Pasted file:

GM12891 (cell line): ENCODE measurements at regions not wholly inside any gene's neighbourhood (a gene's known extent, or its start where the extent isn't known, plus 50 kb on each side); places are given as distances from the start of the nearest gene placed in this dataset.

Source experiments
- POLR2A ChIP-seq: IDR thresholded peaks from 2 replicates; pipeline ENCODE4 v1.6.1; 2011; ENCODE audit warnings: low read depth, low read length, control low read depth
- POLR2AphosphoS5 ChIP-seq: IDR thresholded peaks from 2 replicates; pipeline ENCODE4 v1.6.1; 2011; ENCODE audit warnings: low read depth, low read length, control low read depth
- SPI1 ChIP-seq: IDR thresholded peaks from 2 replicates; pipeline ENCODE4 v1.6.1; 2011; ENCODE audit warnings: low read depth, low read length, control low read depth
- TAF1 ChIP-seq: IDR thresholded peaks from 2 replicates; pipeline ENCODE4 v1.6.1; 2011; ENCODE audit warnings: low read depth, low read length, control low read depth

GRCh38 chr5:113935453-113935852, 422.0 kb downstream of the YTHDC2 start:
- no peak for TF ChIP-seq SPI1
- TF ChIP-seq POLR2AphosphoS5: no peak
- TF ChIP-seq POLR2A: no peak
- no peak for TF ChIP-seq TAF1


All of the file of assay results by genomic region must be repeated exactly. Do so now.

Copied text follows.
GM12891 (cell line): ENCODE measurements at regions not wholly inside any gene's neighbourhood (a gene's known extent, or its start where the extent isn't known, plus 50 kb on each side); places are given as distances from the start of the nearest gene placed in this dataset.

Source experiments
- POLR2A ChIP-seq: IDR thresholded peaks from 2 replicates; pipeline ENCODE4 v1.6.1; 2011; ENCODE audit warnings: low read depth, low read length, control low read depth
- POLR2AphosphoS5 ChIP-seq: IDR thresholded peaks from 2 replicates; pipeline ENCODE4 v1.6.1; 2011; ENCODE audit warnings: low read depth, low read length, control low read depth
- SPI1 ChIP-seq: IDR thresholded peaks from 2 replicates; pipeline ENCODE4 v1.6.1; 2011; ENCODE audit warnings: low read depth, low read length, control low read depth
- TAF1 ChIP-seq: IDR thresholded peaks from 2 replicates; pipeline ENCODE4 v1.6.1; 2011; ENCODE audit warnings: low read depth, low read length, control low read depth

GRCh38 chr5:113935453-113935852, 422.0 kb downstream of the YTHDC2 start:
- no peak for TF ChIP-seq SPI1
- TF ChIP-seq POLR2AphosphoS5: no peak
- TF ChIP-seq POLR2A: no peak
- no peak for TF ChIP-seq TAF1